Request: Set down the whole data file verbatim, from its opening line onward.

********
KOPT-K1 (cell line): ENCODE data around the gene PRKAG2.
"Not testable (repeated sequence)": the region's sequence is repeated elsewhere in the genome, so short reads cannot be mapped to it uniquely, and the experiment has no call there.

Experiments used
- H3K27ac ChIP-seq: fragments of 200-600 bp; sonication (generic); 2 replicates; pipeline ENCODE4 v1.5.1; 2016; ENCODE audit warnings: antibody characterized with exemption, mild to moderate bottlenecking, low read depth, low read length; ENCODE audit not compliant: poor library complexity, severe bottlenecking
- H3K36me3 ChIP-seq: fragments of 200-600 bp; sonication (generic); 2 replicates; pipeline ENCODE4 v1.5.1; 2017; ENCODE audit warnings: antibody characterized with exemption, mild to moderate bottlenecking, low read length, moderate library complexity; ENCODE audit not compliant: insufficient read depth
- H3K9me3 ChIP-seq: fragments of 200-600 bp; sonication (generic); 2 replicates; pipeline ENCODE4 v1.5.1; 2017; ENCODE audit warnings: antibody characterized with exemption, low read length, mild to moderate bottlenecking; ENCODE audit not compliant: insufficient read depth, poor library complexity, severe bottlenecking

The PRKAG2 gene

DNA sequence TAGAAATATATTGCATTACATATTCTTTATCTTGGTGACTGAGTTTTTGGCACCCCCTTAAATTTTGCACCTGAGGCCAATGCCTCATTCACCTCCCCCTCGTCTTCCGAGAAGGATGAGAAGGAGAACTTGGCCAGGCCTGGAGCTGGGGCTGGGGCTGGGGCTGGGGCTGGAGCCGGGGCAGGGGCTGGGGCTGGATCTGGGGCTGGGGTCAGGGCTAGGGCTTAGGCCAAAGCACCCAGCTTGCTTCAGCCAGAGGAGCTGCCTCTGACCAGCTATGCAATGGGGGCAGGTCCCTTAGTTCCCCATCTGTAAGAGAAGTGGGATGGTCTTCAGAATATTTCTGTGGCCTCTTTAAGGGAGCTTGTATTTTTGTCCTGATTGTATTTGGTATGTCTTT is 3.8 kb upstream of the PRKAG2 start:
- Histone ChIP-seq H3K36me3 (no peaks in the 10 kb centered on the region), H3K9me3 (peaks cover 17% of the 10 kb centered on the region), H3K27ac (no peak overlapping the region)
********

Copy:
KOPT-K1 (cell line): ENCODE data around the gene PRKAG2.
"Not testable (repeated sequence)": the region's sequence is repeated elsewhere in the genome, so short reads cannot be mapped to it uniquely, and the experiment has no call there.

Experiments used
- H3K27ac ChIP-seq: fragments of 200-600 bp; sonication (generic); 2 replicates; pipeline ENCODE4 v1.5.1; 2016; ENCODE audit warnings: antibody characterized with exemption, mild to moderate bottlenecking, low read depth, low read length; ENCODE audit not compliant: poor library complexity, severe bottlenecking
- H3K36me3 ChIP-seq: fragments of 200-600 bp; sonication (generic); 2 replicates; pipeline ENCODE4 v1.5.1; 2017; ENCODE audit warnings: antibody characterized with exemption, mild to moderate bottlenecking, low read length, moderate library complexity; ENCODE audit not compliant: insufficient read depth
- H3K9me3 ChIP-seq: fragments of 200-600 bp; sonication (generic); 2 replicates; pipeline ENCODE4 v1.5.1; 2017; ENCODE audit warnings: antibody characterized with exemption, low read length, mild to moderate bottlenecking; ENCODE audit not compliant: insufficient read depth, poor library complexity, severe bottlenecking

The PRKAG2 gene

DNA sequence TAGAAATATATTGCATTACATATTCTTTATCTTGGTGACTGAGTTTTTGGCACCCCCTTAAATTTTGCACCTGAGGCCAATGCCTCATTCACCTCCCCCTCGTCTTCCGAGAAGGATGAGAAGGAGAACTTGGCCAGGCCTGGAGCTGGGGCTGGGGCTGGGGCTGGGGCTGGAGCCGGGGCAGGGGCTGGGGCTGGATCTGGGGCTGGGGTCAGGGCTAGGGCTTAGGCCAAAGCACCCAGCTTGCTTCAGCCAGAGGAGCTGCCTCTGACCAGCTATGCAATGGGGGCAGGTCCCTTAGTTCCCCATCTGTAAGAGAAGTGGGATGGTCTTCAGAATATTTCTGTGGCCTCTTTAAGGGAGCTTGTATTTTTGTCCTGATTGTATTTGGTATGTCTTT is 3.8 kb upstream of the PRKAG2 start:
- Histone ChIP-seq H3K36me3 (no peaks in the 10 kb centered on the region), H3K9me3 (peaks cover 17% of the 10 kb centered on the region), H3K27ac (no peak overlapping the region)